Presented to: Dr. Seebany Datta-Barua
Citation: For outstanding contributions to the understanding of the dynamics of the ionosphere and its impacts on satellite-based
Dr. Seebany Datta-Barua is a rising star in both the ionospheric science and satellite navigation engineering communities. Scientific and engineering interests motivate her research, using satellite radio signals to sense and characterize ionospheric structure and dynamics and the latter on understanding the effects of the ionosphere on GNSS. While early in her career, she is widely recognized as a scientific authority on the structure and behavior of the ionosphere and its impacts on satellite-based radio-navigation systems.
Among Dr. Datta-Barua’s early contributions was the discovery that a disturbed ionosphere could produce differential range error gradients one hundred times larger than nominal, a critical finding, which instigated intense research activity for over a decade on the Ground-Based Augmentation System (GBAS). She was heavily involved in the development of the GBAS ionospheric threat model, which has since become an international standard.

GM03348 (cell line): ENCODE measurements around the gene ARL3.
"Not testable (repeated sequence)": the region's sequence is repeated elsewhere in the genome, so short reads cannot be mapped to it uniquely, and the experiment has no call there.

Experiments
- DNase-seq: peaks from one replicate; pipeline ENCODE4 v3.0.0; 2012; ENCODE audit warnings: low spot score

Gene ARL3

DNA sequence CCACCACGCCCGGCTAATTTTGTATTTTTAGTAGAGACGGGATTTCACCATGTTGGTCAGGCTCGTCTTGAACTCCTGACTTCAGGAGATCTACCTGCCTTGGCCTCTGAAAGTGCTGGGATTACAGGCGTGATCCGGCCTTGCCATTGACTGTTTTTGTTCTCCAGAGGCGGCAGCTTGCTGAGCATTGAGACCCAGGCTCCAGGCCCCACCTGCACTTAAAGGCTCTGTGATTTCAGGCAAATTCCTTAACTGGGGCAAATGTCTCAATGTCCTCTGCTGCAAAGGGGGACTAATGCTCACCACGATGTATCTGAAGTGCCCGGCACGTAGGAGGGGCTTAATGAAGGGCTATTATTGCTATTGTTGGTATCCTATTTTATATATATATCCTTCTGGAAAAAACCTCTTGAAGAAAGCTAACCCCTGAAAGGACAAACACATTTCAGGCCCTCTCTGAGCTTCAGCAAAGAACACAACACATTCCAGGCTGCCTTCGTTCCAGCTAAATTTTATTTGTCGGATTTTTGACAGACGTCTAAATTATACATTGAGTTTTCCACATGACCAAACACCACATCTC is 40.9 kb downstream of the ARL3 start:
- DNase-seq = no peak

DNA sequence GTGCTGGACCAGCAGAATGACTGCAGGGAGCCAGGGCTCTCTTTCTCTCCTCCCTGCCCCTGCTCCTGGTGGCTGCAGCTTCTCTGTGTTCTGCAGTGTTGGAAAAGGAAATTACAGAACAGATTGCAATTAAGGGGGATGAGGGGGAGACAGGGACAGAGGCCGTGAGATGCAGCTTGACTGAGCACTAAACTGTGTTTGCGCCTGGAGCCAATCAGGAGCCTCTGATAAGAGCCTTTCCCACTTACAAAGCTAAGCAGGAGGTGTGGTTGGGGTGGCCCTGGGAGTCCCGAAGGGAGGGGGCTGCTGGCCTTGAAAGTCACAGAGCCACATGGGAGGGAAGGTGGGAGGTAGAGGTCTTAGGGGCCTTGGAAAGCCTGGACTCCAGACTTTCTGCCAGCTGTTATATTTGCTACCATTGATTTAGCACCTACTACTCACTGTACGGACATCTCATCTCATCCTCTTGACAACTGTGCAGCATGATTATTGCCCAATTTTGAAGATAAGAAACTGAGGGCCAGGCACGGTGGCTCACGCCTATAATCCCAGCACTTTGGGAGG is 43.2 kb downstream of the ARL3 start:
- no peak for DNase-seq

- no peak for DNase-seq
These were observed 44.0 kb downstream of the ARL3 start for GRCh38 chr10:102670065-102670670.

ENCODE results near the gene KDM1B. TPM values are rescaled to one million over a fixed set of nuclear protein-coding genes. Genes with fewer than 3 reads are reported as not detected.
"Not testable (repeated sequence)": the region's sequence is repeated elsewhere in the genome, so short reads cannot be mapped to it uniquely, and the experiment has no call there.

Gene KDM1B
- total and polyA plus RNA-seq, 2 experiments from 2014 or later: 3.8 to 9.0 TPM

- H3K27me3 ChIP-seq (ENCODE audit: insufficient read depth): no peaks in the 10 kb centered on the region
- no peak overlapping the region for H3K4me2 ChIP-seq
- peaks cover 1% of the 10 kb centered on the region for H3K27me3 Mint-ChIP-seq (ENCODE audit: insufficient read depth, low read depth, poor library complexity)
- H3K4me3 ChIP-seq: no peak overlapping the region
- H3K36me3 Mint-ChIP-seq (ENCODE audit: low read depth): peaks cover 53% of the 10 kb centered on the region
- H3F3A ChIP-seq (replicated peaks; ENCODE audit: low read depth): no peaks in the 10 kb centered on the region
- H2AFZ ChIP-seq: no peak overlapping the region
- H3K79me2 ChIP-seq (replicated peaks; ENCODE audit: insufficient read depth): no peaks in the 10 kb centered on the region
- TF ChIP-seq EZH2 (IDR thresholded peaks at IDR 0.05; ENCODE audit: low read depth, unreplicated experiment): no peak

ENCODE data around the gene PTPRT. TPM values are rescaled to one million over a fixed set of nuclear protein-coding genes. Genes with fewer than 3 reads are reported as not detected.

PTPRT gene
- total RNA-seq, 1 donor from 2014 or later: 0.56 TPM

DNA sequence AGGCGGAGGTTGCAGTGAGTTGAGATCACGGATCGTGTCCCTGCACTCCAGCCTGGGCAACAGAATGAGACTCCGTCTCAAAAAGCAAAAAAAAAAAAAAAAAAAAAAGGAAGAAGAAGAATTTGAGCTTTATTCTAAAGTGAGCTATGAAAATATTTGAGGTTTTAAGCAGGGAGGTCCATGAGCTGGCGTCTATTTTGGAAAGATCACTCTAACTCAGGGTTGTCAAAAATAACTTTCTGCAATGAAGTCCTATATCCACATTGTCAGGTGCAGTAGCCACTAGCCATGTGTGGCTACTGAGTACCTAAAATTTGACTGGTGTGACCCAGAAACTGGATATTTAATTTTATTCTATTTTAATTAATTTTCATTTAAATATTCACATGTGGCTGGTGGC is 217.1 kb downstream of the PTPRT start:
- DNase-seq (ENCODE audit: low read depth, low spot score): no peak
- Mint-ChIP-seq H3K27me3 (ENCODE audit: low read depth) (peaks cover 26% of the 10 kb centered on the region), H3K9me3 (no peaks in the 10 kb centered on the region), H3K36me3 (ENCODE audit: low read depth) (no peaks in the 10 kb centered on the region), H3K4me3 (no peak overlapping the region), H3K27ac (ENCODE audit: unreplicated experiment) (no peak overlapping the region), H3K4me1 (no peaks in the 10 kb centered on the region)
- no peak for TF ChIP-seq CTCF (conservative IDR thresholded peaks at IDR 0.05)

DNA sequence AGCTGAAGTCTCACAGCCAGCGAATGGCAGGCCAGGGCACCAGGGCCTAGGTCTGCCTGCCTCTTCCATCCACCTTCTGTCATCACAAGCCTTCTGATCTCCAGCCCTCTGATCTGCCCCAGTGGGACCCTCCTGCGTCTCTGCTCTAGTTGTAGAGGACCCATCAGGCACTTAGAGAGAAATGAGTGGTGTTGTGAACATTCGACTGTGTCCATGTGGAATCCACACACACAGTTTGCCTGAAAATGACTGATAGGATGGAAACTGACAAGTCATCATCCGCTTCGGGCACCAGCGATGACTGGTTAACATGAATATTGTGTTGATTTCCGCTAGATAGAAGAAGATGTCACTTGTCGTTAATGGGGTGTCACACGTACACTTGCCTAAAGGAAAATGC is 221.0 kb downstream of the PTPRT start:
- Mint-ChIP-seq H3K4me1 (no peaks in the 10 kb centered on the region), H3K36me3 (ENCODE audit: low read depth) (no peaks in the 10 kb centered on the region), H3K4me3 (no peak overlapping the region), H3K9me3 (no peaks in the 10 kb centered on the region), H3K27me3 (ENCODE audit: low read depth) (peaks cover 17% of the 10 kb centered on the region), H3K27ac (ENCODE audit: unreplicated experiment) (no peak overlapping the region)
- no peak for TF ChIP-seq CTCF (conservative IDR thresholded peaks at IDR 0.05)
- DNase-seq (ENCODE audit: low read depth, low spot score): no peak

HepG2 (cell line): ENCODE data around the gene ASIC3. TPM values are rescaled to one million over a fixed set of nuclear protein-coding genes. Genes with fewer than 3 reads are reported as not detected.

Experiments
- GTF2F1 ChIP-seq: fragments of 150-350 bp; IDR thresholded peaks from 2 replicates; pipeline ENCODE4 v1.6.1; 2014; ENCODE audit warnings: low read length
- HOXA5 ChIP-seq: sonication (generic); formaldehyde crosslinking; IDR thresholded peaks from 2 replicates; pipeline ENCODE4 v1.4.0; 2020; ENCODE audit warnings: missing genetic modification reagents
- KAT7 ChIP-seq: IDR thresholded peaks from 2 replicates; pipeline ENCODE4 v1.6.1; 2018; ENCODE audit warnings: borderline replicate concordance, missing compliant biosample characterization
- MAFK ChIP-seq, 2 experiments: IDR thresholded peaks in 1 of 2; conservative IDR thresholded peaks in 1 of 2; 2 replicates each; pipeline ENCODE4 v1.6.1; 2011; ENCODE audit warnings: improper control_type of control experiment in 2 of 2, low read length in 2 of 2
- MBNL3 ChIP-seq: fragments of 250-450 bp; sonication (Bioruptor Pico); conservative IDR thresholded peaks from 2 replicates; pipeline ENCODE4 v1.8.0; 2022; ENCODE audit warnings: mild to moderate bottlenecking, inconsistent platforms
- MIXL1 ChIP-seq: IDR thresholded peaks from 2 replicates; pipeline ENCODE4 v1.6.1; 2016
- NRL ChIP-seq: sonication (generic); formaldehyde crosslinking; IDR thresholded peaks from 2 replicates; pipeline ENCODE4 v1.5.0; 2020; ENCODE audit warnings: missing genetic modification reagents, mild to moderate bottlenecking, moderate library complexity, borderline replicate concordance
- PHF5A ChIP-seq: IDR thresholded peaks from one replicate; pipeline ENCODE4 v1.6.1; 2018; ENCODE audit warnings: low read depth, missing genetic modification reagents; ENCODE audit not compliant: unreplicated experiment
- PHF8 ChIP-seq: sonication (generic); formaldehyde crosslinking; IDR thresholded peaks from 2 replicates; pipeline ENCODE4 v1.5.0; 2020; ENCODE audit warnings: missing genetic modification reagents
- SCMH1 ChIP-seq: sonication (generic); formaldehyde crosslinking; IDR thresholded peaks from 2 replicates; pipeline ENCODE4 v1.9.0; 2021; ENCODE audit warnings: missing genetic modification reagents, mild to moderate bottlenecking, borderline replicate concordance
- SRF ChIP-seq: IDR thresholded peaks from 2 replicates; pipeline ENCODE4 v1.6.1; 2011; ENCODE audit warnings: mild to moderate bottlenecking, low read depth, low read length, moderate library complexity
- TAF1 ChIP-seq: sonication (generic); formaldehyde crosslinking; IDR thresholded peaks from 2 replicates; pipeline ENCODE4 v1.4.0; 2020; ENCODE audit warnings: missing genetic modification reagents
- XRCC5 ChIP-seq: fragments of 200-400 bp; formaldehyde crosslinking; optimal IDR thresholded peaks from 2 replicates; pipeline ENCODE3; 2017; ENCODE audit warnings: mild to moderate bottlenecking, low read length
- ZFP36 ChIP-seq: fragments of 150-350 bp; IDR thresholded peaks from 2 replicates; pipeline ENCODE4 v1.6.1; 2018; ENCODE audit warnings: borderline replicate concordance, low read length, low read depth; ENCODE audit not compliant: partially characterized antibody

Dr. Datta-Barua has published 18 peer-reviewed journal articles in a variety of influential journals, two book chapters, and more than 30 conference papers. She is an associate editor of Radio Science, the premier journal in the area of radio-frequency propagation and its applications.
Dr. Datta-Barua is a member of NASA’s Living with a Star Program Analysis Group and an Early Career Representative for the International Union of Radio Scientists (URSI). She has served multiple times as NSF review panelist; and has been a track chair and session chair at ION conferences. Dr. Datta-Barua has been advisor to four PhD students and two MS students. She has received widespread recognition for the quality of her research, including two Best-of-Session Awards from the ION, the MMAE Excellence in Research Award at Illinois Tech, and most notably, the highly coveted NSF CAREER Award.
Dr. Datta-Barua received her BS in physics, and MS and PhD degrees in aeronautics and astronautics, from Stanford University in 2008.